One can do his homework in the library.

One can do one's homework in the library.

Nowadays, are these structures part of colloquial English? The use of one as a pronoun is still in use or is it considered formal if not old-fashioned? In this case how can we render colloquially the same idea?

  • 17
    One wonders just whose homework the first sentence is suggesting that one do in the library.
    – tchrist
    Mar 12, 2019 at 20:20
  • 6
    The problem isn't the one. The problem is that one matches with one’s in English, not with his, which would appear to be some other guy’s homework. :) Sure we can do our own homework, and you can do your own homework, mais on ne peut pas faire les devoirs de quelques autre mec à notre bibliothèque. :)
    – tchrist
    Mar 12, 2019 at 20:33
  • 2
    You would not mix the two, one/one’s or he/his, not one/his as in your first example.
    – jmoreno
    Mar 13, 2019 at 11:02
  • 1
    @jmoreno I can see 2 cases were you would mix them: First, it's not a pronoun ("These two students keep fighting. One can do his homework in the library. The other can do her homework in the common room"). Secondly, when "one" is an abbreviated form: "[Some]one can do his homework in the Library"), especially as a derogative form of "You can do your homework in the library" Mar 13, 2019 at 13:52
  • 3
    According to The Right Word at the Right Time, an anonymously written handbook of English grammar, usage, and style, published by the Reader's Digest, one can sometimes match with his in American usage, but not in British. It certainly looks strange to me, but I have seen it before. @tchrist.
    – TRiG
    Mar 13, 2019 at 15:58

6 Answers 6


In my opinion, using one in this sense is grammatical but awkward. I don't think it is entirely a matter of formality or that the usage has fallen out of practice (although, comparing one can, he can, she can, they can on ngrams does tell an intriguing story). I think the use of one is comparable to the use of the passive voice: both are clear and technically correct, but simply strained.

The best solution is to use a more specific word than one.

A student can do his or her homework in the library.

A touch of awkwardness remains. An easy resolution is to replace his or her with their (if you accept the singular they).

A student can do their homework in the library.

Alternatively, we can just make the subject plural. After all, the library should accommodate multiple students.

Students can do their homework in the library.

  • 5
    As the beginning of the answer makes clear, this is a matter of opinion. Some people may regard 'one can do one's homework' as much less awkward than any of the alternatives that are advocated in this answer.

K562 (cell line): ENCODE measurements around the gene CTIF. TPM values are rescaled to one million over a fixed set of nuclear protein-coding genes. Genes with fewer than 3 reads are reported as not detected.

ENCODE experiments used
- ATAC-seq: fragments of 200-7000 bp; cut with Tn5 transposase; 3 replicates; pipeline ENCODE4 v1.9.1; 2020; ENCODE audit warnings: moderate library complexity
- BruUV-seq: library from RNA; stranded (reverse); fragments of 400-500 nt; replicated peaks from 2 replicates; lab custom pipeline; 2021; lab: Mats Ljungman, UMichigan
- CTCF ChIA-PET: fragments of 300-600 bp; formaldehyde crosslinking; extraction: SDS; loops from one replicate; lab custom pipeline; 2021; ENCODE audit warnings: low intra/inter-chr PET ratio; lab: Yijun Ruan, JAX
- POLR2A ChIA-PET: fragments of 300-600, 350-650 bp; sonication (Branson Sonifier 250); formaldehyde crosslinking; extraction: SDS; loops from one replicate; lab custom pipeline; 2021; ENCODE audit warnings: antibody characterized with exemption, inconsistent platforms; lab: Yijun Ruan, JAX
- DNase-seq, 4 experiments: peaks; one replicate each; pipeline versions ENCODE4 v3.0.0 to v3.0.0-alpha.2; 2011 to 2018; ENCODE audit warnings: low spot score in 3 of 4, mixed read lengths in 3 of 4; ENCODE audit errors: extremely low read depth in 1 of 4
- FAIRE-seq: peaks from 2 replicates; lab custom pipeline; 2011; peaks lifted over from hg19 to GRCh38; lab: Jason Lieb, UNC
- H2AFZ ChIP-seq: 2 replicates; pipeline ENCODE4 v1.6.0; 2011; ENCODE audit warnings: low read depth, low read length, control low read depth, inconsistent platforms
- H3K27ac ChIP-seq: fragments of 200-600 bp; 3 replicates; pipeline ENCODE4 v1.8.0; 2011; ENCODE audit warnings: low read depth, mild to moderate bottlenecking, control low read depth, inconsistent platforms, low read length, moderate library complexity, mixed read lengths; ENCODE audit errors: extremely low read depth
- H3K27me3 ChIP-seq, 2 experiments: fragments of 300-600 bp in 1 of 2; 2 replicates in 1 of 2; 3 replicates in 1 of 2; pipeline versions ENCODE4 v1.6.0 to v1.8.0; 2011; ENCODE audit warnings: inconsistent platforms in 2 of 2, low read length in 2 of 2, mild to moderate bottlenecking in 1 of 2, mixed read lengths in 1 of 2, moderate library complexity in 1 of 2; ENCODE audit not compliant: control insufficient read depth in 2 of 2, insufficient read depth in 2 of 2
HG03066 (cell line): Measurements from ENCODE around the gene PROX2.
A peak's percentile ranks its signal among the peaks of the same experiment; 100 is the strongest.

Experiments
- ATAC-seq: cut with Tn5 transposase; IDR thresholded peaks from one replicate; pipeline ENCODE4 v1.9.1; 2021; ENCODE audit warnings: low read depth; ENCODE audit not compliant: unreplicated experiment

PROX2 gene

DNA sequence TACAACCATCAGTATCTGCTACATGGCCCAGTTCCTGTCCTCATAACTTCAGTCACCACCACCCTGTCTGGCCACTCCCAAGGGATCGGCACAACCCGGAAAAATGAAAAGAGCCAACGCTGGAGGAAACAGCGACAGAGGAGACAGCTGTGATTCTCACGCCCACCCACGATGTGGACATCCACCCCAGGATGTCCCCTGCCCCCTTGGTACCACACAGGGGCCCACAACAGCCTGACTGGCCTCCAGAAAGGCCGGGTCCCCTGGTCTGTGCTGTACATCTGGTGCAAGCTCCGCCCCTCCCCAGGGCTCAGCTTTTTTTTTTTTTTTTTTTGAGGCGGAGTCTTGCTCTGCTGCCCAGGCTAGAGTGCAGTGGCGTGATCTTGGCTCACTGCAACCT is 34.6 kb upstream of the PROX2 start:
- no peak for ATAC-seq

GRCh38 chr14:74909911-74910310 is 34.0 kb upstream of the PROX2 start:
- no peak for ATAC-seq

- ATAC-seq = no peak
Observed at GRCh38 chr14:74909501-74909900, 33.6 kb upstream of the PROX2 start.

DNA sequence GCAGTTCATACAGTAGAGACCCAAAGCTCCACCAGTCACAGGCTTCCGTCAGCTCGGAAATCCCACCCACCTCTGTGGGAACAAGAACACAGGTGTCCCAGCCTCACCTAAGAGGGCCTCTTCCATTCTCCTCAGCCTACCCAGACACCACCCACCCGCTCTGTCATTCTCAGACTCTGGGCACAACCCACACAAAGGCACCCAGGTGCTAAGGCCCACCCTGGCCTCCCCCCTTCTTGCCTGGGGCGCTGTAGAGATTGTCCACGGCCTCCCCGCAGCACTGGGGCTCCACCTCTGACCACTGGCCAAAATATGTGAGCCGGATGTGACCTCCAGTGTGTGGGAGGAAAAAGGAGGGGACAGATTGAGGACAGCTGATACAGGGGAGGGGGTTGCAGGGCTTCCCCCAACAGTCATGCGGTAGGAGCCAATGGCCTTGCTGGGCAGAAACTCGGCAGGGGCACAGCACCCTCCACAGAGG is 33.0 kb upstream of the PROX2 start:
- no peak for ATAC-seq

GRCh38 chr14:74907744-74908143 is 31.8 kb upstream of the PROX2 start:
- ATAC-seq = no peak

– jsw29
    Mar 12, 2019 at 23:51
  • 8
    I can easily imagine Snape telling Harry Potter that "One can do his homework in the library, Mr. Potter." and it feels as natural as nature itself. Mar 13, 2019 at 11:17
  • 1
    @JohnHamilton In that case "One" is short for "Someone", and it's a snide or patronising way of saying "You can do your homework in the library" Mar 13, 2019 at 13:56
  • I think the ngram is not entirely useful because if one follows the links at the bottom of the page, one finds that very often it relates to "no one" and in one case to the "One Can" foodbank". google.com/search?q=%22one%20can%22&tbm=bks&lr=lang_en Mar 13, 2019 at 17:24
  • 2
    This might be an example where the passive voice is a good choice: "Homework can be done in the library"
    – user323578
    Mar 13, 2019 at 21:39

These days, one seldom uses the subject "one", meaning the impersonal "one", though one generally still understands when others use it. It sounds stilted and old-fashioned. It's too bad that it has gone out of use. I liked it.

  • 17
    Surely in an age where pronominal use can be dictated by referent not by the referrer, you could just tell people that your preferred pronouns are one and one’s. :)
    – tchrist
    Mar 12, 2019 at 20:35
  • 1
    You liked it, but one didn't.
    – Barmar
    Mar 13, 2019 at 16:52
  • I enjoy using one in that sense after reading David Eddings Mar 13, 2019 at 21:49

"One" used to be archaic.

But these days, "one" has become important again, as a non-gendered pronoun. Third party singular pronouns are in short supply. If one is to avoid linguistic horrors such as singular "they", then any usable word is in play. "One" has the advantage of being singularly singular; that's its very name!

You are right, however; "one" has gotten a bad reputation, from a particular style of intentional misspeaking: addressing another in the third party (he, she, one) instead of the second-party (you) as one properly should.

Presuming you are talking to the person doing homework, then "One should do ones homework in the library" is stilted on purpose; that's the whole point of saying it that way. Proper would be: